If you read the code of our challenge, you’ll that there is a function named “secret.” This function is never used, yet it still exists. If we can force this function to execute somehow, we could get the password we need. Well we have just the tools to do that! First, we need to use a tool called objdump(object dump) to disassemble our executable into assembly. Then we’ll be able to see where our secret function is:
Now that we have our new assembly code in a text file, we can sift through it until we find our secret function. It should be just above the main function, and looks something like this:
Now, don’t panic, this looks way more complicated than it is. The only part of this assembly we need to pay attention to is the string of characters next to the word “secret.” Specifically, we need to remember the last 7 characters, as this is the entry address for this function. Now that we have this 7 character string, let’s start our program in GDB and do some magic:
No need to pay attention to this large chunk of text, it’s mostly just information about GDB. But here’s the important part: when GDB starts up, we need to use the start command in order to start our program. Now, remember that 7 character string? This is where we’ll be using it. If we can change where the instruction pointer is pointing, we can force it to execute our secret function. Luckily for us, GDB allows us to do just that:
We need to precede our string with a “0x” as this specifies it as a memory address. Now that we’ve wrapped up this solution, on to the next, reading the password out of memory!

Solution 3: Reading the Password out of Memory

SIDE NOTE: For this solution to work you may want to re-compile the program with the -m32 flag to compile a 32-bit version of it.
Our final solution is the most complicated. When we enter a password into the program, it needs to be stored in memory so it can be evaluated later. If we can catch it while it’s stored in memory, we can read it! We can also use GDB for this. So, let’s start up GDB again:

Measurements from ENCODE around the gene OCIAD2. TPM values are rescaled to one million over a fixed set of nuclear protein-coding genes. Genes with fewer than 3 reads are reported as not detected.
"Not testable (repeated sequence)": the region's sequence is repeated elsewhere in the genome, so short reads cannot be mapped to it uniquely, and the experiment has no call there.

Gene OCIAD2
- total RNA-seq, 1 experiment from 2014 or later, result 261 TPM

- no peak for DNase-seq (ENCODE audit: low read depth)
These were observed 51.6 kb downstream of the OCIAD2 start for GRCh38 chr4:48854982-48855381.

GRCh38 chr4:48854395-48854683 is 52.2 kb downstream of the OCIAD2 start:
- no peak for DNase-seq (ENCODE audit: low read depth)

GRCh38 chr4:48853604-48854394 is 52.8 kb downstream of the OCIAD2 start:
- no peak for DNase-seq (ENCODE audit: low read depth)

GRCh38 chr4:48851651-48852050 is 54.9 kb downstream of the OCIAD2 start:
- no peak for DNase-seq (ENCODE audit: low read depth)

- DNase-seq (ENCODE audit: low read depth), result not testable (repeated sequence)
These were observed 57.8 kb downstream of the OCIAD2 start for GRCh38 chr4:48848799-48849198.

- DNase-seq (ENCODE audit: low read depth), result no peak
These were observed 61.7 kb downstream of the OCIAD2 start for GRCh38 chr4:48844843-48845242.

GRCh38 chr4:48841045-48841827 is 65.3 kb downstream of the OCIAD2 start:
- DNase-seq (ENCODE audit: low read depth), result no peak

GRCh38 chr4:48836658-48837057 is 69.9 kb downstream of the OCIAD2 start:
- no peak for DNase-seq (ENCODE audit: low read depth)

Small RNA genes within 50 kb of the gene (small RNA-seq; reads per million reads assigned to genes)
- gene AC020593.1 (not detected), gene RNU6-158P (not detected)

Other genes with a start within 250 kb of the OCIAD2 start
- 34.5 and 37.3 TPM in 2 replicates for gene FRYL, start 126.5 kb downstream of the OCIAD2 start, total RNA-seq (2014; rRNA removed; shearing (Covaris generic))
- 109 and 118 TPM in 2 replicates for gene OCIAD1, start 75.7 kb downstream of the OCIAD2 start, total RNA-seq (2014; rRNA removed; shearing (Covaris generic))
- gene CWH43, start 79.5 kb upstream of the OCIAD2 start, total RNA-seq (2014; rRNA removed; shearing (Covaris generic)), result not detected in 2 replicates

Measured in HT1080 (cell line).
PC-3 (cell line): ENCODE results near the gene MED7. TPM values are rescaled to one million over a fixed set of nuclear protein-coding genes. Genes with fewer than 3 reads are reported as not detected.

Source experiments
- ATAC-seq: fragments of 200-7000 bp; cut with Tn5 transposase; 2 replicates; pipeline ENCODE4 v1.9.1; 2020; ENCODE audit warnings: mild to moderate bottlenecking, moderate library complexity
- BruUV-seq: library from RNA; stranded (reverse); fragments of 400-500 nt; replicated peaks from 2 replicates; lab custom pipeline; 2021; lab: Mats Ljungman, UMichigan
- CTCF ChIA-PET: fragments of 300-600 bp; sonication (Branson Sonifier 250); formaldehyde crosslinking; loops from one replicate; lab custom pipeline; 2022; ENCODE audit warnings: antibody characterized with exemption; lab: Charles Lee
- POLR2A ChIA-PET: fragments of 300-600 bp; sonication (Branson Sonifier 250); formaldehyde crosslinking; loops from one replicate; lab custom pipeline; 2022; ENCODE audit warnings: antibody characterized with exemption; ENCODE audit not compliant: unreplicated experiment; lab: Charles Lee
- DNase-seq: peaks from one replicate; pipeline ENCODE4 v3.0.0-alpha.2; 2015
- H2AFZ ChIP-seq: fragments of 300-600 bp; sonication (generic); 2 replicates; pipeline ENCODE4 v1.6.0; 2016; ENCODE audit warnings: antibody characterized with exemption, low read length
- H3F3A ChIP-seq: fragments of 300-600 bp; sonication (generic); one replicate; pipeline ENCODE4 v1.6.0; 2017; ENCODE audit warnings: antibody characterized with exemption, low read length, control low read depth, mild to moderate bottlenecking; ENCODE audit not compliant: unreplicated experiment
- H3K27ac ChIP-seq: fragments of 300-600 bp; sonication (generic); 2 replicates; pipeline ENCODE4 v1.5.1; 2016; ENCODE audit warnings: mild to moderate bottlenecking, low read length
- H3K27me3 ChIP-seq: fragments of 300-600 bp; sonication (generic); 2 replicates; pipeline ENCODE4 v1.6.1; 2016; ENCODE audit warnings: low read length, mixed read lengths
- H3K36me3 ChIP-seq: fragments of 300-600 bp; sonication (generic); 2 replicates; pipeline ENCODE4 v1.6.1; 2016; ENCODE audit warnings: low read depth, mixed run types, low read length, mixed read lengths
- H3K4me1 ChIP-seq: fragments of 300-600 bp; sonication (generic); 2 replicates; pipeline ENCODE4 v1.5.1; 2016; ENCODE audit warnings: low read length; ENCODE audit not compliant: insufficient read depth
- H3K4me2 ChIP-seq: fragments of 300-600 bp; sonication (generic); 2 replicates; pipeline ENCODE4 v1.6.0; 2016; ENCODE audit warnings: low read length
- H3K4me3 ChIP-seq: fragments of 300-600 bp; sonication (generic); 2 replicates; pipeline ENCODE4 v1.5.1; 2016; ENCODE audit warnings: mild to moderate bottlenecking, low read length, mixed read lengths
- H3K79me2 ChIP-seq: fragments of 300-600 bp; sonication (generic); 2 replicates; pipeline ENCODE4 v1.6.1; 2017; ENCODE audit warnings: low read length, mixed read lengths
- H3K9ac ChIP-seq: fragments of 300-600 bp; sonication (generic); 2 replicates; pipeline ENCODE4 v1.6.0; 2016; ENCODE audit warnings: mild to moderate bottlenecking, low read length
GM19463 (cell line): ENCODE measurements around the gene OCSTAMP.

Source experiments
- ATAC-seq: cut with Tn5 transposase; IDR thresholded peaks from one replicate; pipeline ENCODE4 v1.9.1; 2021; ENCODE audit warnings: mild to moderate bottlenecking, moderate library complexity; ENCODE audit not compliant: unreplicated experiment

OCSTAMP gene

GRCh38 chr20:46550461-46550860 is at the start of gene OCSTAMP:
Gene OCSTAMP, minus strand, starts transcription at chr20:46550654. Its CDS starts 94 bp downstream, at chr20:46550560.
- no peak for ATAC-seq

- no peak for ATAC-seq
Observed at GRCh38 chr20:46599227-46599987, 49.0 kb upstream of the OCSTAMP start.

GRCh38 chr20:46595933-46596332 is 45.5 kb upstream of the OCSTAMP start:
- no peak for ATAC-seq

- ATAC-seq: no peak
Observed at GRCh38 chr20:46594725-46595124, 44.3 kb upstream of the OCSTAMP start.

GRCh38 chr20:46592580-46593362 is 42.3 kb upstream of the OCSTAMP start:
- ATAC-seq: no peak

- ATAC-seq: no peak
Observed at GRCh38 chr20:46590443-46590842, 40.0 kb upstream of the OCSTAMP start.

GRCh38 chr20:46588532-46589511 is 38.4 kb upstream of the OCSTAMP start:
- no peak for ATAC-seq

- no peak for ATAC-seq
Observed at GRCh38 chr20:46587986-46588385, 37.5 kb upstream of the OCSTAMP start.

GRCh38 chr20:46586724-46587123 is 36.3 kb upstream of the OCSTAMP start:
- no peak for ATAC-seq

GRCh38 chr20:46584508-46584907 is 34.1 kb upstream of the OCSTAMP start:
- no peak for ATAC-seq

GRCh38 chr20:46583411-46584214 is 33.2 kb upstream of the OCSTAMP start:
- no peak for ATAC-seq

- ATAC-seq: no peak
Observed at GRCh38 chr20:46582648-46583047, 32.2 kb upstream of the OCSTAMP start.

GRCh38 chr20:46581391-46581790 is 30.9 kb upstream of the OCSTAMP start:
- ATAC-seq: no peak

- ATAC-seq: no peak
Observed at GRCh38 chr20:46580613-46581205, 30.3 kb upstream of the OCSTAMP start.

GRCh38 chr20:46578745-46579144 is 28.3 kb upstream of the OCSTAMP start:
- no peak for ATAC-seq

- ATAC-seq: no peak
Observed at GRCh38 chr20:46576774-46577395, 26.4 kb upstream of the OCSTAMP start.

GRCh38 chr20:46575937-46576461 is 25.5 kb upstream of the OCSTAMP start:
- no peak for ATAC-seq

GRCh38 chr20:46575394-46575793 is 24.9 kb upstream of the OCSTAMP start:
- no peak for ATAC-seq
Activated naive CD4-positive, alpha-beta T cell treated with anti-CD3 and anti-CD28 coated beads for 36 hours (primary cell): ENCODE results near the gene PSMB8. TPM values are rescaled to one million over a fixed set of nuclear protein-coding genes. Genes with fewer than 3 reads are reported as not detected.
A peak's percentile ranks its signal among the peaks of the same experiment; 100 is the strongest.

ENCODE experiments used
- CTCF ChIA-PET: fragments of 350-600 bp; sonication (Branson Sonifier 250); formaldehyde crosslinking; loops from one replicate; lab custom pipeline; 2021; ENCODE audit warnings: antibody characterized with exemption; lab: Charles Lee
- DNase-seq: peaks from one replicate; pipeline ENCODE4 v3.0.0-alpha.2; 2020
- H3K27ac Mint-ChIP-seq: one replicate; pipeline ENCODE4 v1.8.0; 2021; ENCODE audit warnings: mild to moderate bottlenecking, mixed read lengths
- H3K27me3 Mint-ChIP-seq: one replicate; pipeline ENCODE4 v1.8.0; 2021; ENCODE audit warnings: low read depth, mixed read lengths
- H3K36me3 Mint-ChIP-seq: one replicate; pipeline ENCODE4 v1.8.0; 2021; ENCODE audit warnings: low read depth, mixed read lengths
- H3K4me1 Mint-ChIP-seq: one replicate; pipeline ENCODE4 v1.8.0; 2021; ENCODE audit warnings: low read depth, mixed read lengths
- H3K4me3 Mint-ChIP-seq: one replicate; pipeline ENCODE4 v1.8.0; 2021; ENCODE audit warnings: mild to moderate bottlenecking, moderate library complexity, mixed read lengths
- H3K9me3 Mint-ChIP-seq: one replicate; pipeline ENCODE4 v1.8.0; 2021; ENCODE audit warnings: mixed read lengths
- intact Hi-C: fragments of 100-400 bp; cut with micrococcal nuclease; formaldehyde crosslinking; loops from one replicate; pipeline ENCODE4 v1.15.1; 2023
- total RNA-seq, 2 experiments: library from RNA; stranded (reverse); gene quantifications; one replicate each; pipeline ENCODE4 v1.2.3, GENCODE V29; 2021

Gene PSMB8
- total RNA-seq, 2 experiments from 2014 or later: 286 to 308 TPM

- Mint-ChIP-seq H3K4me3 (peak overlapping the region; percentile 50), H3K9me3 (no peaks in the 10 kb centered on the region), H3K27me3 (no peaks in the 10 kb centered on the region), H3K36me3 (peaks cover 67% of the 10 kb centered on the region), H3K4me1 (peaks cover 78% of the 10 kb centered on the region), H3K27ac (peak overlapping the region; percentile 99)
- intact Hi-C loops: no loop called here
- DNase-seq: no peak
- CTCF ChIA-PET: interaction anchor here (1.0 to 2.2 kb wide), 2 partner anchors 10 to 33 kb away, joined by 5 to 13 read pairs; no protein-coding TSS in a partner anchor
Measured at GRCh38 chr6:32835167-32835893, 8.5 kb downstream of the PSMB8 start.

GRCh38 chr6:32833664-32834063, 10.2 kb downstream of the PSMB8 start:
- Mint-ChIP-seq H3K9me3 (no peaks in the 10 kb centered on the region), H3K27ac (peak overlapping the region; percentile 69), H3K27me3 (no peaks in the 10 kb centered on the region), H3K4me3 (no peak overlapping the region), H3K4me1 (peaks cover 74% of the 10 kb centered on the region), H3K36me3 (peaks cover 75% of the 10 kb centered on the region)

I’ve cut out the large chunk of text shown by GDB for the sake of organization. Now, we need to start the program with the start command. Once we do, we display current number of the EAX register. This is the register that our password will be in once we enter it. After we display the current contents of EAX, we use the ni command (next instruction) to move on to the next instruction in the program.
As you can see by the output above, once we used the ni command, it displayed the value of EAX again. We can use this to tell when the value in EAX changes, if the number changes, the contents changed. Now we just need to repeatedly press return to re-execute the ni command and step through our program. Once we reach the prompt for a password, enter something random:
We can see that a few instructions after we entered an incorrect password, the value of EAX changed. Now we can usex/s to read the contents of EAX as a string which, in this case, is the correct password to our program!

This concludes our small reverse engineering article. I’d like write more about this in the future, but since I’m still learning myself, we’ll have to save it for another time. Just know that this idea is on the back-burner for now!